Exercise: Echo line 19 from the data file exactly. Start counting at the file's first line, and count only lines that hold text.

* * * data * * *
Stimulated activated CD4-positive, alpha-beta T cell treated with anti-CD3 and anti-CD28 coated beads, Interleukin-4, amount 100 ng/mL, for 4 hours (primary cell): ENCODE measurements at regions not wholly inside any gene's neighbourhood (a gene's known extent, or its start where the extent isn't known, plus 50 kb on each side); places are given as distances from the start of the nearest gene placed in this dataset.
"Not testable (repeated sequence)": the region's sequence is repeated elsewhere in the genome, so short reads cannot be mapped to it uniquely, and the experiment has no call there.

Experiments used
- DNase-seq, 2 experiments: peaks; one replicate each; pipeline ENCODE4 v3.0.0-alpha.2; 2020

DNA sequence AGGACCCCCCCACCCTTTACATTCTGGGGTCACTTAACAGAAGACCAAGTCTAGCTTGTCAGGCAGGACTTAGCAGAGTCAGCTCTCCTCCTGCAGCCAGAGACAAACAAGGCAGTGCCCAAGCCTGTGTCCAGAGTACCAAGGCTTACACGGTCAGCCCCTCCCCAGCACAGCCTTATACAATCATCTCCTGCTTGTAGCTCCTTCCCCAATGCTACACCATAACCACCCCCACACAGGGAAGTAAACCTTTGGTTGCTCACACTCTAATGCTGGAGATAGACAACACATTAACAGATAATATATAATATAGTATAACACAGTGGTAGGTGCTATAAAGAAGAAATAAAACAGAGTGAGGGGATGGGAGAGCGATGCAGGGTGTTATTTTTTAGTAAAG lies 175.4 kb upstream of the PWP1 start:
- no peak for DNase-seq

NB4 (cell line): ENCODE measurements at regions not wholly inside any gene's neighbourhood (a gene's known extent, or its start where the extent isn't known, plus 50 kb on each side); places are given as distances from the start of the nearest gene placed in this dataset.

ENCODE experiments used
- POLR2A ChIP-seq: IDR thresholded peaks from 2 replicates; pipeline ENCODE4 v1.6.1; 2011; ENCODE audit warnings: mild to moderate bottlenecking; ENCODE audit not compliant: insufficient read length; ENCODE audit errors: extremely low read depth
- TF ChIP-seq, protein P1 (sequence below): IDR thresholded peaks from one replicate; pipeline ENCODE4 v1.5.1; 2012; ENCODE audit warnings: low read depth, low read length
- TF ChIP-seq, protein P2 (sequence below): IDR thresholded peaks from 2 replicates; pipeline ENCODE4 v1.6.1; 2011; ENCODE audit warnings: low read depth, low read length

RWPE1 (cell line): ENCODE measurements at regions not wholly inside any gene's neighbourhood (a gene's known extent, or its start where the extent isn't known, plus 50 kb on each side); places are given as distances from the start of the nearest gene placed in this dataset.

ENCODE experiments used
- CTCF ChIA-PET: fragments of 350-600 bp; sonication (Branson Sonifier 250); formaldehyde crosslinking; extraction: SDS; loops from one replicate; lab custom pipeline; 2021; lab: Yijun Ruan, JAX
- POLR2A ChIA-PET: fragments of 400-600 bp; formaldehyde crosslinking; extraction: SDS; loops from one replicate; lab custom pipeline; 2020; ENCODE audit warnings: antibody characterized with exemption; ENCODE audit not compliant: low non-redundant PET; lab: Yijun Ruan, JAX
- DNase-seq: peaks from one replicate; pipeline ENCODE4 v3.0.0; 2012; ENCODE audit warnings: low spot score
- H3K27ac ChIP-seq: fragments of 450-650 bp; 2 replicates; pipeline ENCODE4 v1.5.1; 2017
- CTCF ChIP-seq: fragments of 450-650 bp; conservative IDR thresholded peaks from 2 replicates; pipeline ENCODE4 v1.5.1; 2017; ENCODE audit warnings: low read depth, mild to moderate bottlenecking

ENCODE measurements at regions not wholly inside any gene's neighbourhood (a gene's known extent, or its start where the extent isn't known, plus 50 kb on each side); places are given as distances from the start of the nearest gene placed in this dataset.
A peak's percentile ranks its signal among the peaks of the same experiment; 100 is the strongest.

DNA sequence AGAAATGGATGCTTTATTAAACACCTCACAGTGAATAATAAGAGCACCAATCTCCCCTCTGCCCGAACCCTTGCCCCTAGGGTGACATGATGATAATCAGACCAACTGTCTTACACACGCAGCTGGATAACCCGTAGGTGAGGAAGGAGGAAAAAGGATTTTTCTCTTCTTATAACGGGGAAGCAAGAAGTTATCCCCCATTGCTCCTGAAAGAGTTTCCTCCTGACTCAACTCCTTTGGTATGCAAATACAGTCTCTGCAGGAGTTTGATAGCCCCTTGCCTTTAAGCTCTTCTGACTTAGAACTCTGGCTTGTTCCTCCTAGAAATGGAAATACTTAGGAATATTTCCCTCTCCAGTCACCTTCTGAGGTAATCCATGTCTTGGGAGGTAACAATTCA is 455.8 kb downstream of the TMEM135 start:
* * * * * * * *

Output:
ENCODE measurements at regions not wholly inside any gene's neighbourhood (a gene's known extent, or its start where the extent isn't known, plus 50 kb on each side); places are given as distances from the start of the nearest gene placed in this dataset.